6@Hatch Cove, Castine: 9EB, 27TS, 1DBL (Jon Albrecht)

6@Butler Field, Blue Hill: 9EB, 16TS, 1DBL, 1U (Chris Austin, Marcia McKeague)

5@MCHT Stone Barn, Bar Harbor: 5EB, 19TS, 1DBL (Perry Moore)

5@Mariner’s Park, Deer Isle: 17TS, 1U (Tenley Wurglitz)

5@Meadowbrook Farm, Sedgwick: 4EB, 21TS (Ann Brayton)  

5@Blue Hill Country Club: 8EB, 19TS, 1DBL (Robin O’Connor)

4@Wooden Boat, Brooklin: 8TS, 6BC, 1F (Richard Hero)

4@Scott’s Landing, Deer Isle: 16TS, 1U (Bonnie Bochan)

4@Furth Field, Surry: 8EB, 9TS, 1DBL, 1U (Susan Shetterly)

4@Seaside Cemetery, Blue Hill: 20EB, 1DBL, 1U (Sandy and Peter Clapp)

3@Penobscot School: 6TS, 3BC 1U (Sue Shaw)

3@Penobscot Cemetery: 8EB, 11TS, 1DBL (Sue Shaw)

3@Mountain View Cemetery, Blue Hill: 5 EB, 8TS (Sue Shaw)

3@Castine Town Cemetery: 5EB, 5TS, 5BC  (Jon Albrecht)

3@Gold Stream Marsh, Surry: 3 EB, 16TS, 1DBL, 1F (Becky Pease, Mike Rioux)

3@Jordon Homestead, Ellsworth: 16TS (Nancy Patterson)

3@Salt Pond Trail, Sedgwick*: 4EB, 11TS, 1DBL (Marilyn Miller, Leslie Clapp)

3@Salt Pond, Sedgwick: 8EB, 10TS, 1DBL (Chrissy Allen and Family)

2@MDI High School: 12TS (Pam Caine)

2@Brooksville School: 9EB, 5TS, 1DBL (Jodie Morris)  

2@Cunningham Ridge Cemetery, Surry: 9EB, 10BC, 2DBL (Paula Mrozicki)

2@MCHT Office, Somesville: 5 BC, 1U (Roberta Sharp)

2@GPMCT Office, Bucksport: 5EB, 6TS (Karen Cote~)

2@ Brooklin Cemetery: 3EB, 1U, 1F (Bernice DeBlois, John Hutchins)

2@GSA Hinckley House: 5TS, 1F (Leslie Clapp, Blaise deSibour)

2@IHT Office, Deer Isle: 4BC, 1U (Tenley Werglitz)

2@Mount View Cemetery, Bar Harbor: 4EB, 6BC (Perry Moore)

2@West Surry Cemetery: 8EB (Donna Foster)

2@Ball Field Preserve, Hancock*: 5EB  (Lesley Straley, Pamela McCullough)

1@BHHT Office, Blue Hill: 5TS

1@South Blue Hill Cemetery: 6BC (Peg Smith)

Forty-eight people monitored 155 bird houses on private land and provided us with data which is included in the total number of birds fledged. Their houses produced 150 EB, 161 TS, 109 BC. There were 10 nesting failures, and 65 houses went unused. If houses continue to be vacant for more than two years, we suggest that they be moved to another area.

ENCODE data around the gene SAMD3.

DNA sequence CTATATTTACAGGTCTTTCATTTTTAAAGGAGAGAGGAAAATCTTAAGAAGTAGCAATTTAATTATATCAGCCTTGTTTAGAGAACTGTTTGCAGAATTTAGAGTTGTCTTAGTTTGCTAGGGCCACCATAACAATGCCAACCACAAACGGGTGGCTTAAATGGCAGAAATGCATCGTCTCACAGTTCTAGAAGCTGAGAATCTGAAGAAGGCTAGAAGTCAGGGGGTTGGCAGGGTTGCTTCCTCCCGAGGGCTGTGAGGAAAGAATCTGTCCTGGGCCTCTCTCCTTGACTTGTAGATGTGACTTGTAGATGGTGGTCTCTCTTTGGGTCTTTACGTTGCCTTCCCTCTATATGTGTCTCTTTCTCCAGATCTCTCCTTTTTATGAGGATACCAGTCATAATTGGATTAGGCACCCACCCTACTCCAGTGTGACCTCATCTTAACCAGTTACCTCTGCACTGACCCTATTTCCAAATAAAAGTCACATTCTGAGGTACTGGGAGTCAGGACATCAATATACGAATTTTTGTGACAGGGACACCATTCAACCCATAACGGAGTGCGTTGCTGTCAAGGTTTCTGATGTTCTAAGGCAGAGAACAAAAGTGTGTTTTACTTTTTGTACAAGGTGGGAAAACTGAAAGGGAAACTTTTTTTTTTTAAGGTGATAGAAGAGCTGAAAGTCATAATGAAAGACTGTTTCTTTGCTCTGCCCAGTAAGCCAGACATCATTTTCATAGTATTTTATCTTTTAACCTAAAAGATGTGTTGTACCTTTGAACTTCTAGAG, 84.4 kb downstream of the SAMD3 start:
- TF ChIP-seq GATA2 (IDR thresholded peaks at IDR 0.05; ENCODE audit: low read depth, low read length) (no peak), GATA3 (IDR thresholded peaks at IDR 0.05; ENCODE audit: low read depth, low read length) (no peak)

Jon Albrecht * Margret Baldwin * Mary Blackstone * Bonnie Bochan * Linda Bohm *Leslie Clapp * Sandy Clapp * Julia Clayton * Diane Coit * Steve Collier * Tim Crowley * Leslie Cummins * David Dietrich * Merrie Eley * Susan Farrar * George Fields * Francois Gervais * Nancy Hathaway * Mary Hennessy * Richard Hero * Connie Howe * Bob Knight * Niki Lawton * Val Libby * Mary Ann McKellar * Meg McVey * Donna Merkel * Marilyn Miller * Jodie Morris * Art Newkirk * Nancy Patterson * Joyce Peterson * Rebekah Raye * Donna Reis* Penny Ricker * Jane Salsman * Anne Schroth * Ken Schweikert * Mike Scott * Sue Shaw * Barbara Shelley * Robyn Silberstein * Peg Smith* Susan Steingass* Doug Stewart * Katherine Strater * Corinne Sucsy * Roberta Wessel

You too can share in the joy of having birds nest on your property by purchasing a DEA-built bird house next spring for $45, ready to install.  Or if you have existing bird houses on your property, why not monitor them weekly and submit your findings?  Be a part of our expanding Bluebird Trail—it’s a great conservation project to get involved with! 

Monitoring Information Packet

More often than not, bluebirds go unnoticed because at a distance their beautiful blue and orange colors aren’t that noticeable to the naked eye. Found in open countryside and meadows, bluebirds primarily feed on insects throughout the spring and summer, but eat mostly berries in fall and winter. They nest in cavities, yet lack the ability to create a cavity, relying on old woodpecker holes and nest boxes.

In the middle of the 1900’s bluebirds were in decline, even raising fears of extinction due to habitat loss, pesticides and competition from non native birds like starlings and house sparrows, two aggressive species that will evict bluebirds from a nest hole. A big component of habitat loss was the tendency for humans to cut the old dead snags where woodpecker holes were the main homes for bluebirds. Fortunately, volunteer nest box programs have helped bluebirds to recover, particularly where correct hole sizes helped eliminate aggressive competitors and predators. Their ongoing recovery depends on nest boxes.

Over the last three years board members of Downeast Audubon have placed 73 nest boxes (bird houses for cavity nesters) at 12 different locations throughout our area. Volunteers monitor them during the nesting season and below are the results from this year. The group of houses at each location is known as a “bluebird trail.”

                                                                                                                                                              Photos courtesy of Leslie Clapp